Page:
In this picture I have my stock approximately within 1/32 of the final dimension I want to start with and have started to size the end by using my parting tool approximately 3/8 inch from the edge.  Again I will leave this dimension approximately 1/32 oversize to my intended size needed to achieve the 10 degree taper.



I next progress to forming a stub or tenon on the sizer.  This gives you something to rap on either to drive the sizer home or to loosen when you want to get it out of the horn later.  It’s not necessary, just something I do if I’m not making dual ended sizers.


Once I’ve accomplished getting the bottom of the sizer to the rough size I need I continue using the parting tool in the same manner slowly working my way from right to left until I get near the top of the sizer.  After doing so you can see the rough shape of the taper taking place. 



At this point I begin using the large roughing gouge by taking light cuts beginning the cuts from left of center working my way towards the end of the sizer but not getting near the edge.  You want to start knocking off the high spots left by the parting tool so stay away from the edges in the beginning.  By keeping my eye on the ‘horizon’ of the wood you can better judge how well you’re doing.  As soon as you think the taper is looking straight and still maintaing light cuts only then do you want to go from edge to edge in one pass.  At this point stop everything and take a straight edge to see if the taper is relatively ‘straight’.  Keep in mind that while in the beginning you have an overall idea of your dimensions, e.g. large end 2 ¾ and small end 2 inches, if either becomes off a little don’t concern yourself too much with that.  After all this isn’t mil spec work and averages are just that; averages.  It is the smooth taper you want to end up with.  If the sizer ends up being 9 or 11 degrees it isn’t going to matter.  The more you make these the better you will become.  At this stage if everything is fine go ahead do some sanding and either part or cut a place on the tenon and youll have yourself a sizer.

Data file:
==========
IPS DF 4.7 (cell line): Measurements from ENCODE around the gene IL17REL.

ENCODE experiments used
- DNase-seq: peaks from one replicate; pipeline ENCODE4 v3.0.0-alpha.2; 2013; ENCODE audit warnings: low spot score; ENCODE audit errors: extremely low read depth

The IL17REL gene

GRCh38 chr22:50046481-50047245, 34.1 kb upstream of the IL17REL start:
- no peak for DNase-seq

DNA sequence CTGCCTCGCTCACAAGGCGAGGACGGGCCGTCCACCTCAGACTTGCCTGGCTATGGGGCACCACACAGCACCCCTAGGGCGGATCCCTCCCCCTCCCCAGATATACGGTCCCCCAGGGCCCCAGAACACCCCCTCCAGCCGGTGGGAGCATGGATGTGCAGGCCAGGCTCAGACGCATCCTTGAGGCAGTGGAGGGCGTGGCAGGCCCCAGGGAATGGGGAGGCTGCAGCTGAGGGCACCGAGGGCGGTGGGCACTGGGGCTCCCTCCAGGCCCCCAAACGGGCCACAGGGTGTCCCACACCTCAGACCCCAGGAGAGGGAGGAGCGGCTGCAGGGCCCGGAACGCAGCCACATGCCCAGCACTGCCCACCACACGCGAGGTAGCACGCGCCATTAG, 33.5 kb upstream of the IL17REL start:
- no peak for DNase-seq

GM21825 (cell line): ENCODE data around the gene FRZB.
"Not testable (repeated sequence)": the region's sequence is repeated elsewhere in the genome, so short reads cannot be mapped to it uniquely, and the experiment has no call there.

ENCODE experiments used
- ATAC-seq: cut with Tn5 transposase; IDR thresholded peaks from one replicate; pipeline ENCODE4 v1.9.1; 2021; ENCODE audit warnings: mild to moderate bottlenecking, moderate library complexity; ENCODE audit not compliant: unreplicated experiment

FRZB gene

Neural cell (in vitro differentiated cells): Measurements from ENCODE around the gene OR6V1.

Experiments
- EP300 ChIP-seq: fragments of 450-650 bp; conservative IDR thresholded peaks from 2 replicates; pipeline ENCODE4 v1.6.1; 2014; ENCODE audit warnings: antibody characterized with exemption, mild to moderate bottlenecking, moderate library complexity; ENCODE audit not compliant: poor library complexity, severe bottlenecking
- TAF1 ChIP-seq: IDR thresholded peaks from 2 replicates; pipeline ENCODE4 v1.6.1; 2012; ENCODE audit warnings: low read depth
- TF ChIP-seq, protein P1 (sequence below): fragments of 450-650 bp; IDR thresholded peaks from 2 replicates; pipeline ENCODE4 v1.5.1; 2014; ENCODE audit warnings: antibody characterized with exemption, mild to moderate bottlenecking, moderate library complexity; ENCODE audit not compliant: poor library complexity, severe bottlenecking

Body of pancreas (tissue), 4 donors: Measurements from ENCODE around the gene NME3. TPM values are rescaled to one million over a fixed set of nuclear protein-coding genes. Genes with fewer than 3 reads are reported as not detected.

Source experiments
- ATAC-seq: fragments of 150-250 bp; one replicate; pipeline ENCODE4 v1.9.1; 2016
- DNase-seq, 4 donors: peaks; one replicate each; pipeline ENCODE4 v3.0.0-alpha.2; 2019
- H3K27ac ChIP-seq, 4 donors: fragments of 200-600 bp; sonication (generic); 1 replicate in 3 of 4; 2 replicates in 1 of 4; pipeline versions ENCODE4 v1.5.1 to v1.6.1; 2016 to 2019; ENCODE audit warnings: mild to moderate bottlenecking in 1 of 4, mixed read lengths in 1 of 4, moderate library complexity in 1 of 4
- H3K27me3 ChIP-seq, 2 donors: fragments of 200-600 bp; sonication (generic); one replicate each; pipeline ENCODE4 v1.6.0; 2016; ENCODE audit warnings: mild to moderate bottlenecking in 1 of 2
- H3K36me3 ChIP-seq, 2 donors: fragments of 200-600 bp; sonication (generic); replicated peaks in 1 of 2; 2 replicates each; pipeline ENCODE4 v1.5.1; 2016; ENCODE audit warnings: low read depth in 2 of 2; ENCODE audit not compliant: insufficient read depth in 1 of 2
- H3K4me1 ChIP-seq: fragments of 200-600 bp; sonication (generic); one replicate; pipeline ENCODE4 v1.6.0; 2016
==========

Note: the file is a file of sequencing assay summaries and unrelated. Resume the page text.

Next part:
However, if due to some aggressiveness with the gouge creates some ridges or swirls I like to call them, not to worry.  For some minor defects I’ll use a good old standby tool, one of my double cut files to clean things up before any sanding. 



If all went well you have just created a horn sizer.  Congratulations.   


Hopefully I’ve just helped someone learn something new on their path to becoming a better horn maker and turner.  I repeat I am by no means a master turner, or hornmaker for that matter.  This is just one way I figured out how to do things and can by no means to be the end all to skinning that cat the best way.  Let the chips fly and happy horning.

Gary Elsenbeck



« Last Edit: August 31, 2017, 12:21:03 AM by G. Elsenbeck »
Journeyman in the Honourable Company of Horners (HCH) and a member in the Contemporary Longrifle Association (CLA)

There is a very fine line between "hobby" and "mental illness."

Offline Tim Crosby

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Re: Determining & Shaping Tapers for Horn Sizers
« Reply #1 on: March 14, 2009, 01:33:28 AM »
 Nice job Gary.

Tim C.

Offline G. Elsenbeck

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Re: Determining & Shaping Tapers for Horn Sizers
« Reply #2 on: March 14, 2009, 01:46:17 AM »
Thanks Tim.  I don't know what came over me.   :o

Gary
Journeyman in the Honourable Company of Horners (HCH) and a member in the Contemporary Longrifle Association (CLA)

There is a very fine line between "hobby" and "mental illness."